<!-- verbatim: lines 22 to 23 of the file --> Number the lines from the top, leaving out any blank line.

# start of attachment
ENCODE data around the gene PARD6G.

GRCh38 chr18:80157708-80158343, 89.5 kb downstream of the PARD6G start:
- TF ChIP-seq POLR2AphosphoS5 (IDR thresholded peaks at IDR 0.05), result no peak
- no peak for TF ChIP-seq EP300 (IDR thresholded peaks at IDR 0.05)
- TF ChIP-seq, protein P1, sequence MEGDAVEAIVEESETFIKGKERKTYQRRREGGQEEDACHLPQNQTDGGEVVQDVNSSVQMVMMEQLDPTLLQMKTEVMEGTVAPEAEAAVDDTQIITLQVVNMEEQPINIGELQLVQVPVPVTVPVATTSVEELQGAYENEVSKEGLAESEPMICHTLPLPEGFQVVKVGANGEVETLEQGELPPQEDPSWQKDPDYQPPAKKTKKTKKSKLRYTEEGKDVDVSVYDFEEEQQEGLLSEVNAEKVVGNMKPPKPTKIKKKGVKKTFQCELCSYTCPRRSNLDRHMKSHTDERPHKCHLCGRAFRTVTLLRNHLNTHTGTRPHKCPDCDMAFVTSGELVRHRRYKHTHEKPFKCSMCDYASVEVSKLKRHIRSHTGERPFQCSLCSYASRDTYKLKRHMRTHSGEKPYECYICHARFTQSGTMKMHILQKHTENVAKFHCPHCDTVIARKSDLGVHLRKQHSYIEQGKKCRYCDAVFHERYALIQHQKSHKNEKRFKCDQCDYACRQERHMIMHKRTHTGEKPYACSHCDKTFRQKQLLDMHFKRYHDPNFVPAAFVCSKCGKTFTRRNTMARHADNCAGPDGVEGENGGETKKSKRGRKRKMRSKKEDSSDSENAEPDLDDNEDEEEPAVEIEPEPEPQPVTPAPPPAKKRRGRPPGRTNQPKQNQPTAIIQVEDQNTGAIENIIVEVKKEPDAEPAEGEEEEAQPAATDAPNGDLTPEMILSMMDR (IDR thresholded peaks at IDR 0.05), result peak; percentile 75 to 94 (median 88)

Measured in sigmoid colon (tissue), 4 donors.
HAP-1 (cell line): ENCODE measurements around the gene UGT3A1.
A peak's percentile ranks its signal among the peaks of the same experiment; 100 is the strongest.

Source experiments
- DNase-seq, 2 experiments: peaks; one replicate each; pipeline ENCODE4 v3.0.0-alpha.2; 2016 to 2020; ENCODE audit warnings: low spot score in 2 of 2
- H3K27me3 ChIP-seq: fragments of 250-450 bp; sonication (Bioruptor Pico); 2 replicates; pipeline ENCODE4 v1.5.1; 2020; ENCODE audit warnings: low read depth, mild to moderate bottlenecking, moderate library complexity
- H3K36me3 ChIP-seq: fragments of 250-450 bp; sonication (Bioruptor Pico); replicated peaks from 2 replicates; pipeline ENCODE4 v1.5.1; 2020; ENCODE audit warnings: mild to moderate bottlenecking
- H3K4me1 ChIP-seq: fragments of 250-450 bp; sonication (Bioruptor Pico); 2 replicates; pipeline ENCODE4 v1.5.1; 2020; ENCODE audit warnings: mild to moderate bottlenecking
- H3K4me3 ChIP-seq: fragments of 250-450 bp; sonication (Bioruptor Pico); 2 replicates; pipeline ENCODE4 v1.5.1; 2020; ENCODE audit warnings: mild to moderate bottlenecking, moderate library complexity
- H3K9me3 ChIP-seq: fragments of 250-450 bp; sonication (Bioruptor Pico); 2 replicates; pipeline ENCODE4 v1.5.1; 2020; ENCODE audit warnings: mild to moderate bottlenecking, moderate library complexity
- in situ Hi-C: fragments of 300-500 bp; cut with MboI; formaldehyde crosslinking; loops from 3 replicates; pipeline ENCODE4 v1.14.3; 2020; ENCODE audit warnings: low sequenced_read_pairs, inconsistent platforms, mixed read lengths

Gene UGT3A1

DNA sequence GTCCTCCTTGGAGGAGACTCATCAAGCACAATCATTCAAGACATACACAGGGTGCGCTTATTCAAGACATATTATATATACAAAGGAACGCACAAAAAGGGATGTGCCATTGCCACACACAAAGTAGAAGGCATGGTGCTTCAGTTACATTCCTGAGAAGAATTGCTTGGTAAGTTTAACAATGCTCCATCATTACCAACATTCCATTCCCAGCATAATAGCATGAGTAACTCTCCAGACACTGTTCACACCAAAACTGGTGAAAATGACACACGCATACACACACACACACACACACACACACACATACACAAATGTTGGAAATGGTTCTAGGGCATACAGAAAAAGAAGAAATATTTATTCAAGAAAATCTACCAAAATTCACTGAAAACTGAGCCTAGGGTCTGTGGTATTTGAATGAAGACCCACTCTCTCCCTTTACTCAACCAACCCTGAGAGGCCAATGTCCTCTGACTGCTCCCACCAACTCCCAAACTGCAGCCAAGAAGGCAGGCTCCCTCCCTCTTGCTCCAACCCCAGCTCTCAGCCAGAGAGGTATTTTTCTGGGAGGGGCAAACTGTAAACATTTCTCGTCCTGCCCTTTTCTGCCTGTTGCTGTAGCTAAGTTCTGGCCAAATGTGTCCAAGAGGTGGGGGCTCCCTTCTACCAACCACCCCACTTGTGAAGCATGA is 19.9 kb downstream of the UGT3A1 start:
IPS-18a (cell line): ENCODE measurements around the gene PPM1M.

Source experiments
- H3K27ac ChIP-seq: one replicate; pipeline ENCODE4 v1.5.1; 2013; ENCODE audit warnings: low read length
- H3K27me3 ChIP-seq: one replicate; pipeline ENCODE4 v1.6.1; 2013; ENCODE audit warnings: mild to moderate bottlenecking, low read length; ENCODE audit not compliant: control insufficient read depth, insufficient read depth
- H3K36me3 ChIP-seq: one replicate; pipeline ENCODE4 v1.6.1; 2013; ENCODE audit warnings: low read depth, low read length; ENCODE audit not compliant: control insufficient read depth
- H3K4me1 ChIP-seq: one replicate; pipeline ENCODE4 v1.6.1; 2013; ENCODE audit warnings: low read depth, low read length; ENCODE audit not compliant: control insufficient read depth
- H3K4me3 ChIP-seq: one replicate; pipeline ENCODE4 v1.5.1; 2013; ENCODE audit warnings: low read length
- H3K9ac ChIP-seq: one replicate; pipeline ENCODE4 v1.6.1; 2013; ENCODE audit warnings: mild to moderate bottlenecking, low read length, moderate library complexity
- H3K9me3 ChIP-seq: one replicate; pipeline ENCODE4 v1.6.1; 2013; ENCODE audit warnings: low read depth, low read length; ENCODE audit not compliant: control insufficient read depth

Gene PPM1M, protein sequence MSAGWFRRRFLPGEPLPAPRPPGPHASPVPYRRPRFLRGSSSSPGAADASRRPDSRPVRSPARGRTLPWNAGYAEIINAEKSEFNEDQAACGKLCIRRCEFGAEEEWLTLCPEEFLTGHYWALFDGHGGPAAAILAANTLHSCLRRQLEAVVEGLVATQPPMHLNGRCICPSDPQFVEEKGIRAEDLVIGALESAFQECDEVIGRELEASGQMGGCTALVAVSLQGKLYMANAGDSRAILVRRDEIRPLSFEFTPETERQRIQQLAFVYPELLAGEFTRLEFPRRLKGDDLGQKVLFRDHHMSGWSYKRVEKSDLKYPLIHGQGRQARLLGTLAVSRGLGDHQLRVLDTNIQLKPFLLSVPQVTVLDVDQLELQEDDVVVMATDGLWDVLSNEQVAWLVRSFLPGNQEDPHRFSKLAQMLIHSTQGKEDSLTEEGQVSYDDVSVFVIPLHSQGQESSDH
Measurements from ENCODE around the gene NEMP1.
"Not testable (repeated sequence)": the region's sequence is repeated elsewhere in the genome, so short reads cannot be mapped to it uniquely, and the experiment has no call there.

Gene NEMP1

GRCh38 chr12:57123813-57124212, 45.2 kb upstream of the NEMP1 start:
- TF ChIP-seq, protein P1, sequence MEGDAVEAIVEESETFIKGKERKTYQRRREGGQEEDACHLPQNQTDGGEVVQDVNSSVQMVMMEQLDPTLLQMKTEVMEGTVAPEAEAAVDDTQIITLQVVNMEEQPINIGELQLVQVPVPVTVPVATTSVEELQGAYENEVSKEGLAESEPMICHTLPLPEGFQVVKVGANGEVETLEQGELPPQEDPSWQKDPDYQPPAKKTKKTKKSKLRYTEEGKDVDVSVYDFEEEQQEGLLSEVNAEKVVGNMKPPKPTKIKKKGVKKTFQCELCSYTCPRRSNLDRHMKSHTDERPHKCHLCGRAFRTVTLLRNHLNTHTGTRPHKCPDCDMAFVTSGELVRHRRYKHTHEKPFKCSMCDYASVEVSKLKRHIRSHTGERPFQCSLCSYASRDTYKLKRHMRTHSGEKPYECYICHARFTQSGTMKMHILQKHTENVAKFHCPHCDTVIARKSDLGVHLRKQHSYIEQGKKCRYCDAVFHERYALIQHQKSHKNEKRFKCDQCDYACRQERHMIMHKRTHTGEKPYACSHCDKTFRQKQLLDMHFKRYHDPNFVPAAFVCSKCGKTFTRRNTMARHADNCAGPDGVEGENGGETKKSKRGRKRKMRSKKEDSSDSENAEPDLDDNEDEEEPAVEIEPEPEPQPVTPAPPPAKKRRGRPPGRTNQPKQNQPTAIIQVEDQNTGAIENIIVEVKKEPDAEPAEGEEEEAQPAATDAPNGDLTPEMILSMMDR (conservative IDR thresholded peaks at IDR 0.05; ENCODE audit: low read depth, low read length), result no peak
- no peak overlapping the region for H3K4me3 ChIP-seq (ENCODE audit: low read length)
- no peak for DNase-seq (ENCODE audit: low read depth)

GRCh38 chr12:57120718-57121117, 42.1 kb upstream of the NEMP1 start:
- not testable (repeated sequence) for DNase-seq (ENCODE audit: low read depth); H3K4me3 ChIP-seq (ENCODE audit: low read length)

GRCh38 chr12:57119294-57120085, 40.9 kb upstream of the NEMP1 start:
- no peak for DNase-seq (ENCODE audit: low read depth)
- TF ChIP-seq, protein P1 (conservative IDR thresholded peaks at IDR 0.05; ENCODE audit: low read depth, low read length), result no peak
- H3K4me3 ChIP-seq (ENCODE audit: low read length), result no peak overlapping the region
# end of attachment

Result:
- H3K27me3 ChIP-seq: one replicate; pipeline ENCODE4 v1.6.1; 2013; ENCODE audit warnings: mild to moderate bottlenecking, low read length; ENCODE audit not compliant: control insufficient read depth, insufficient read depth
- H3K36me3 ChIP-seq: one replicate; pipeline ENCODE4 v1.6.1; 2013; ENCODE audit warnings: low read depth, low read length; ENCODE audit not compliant: control insufficient read depth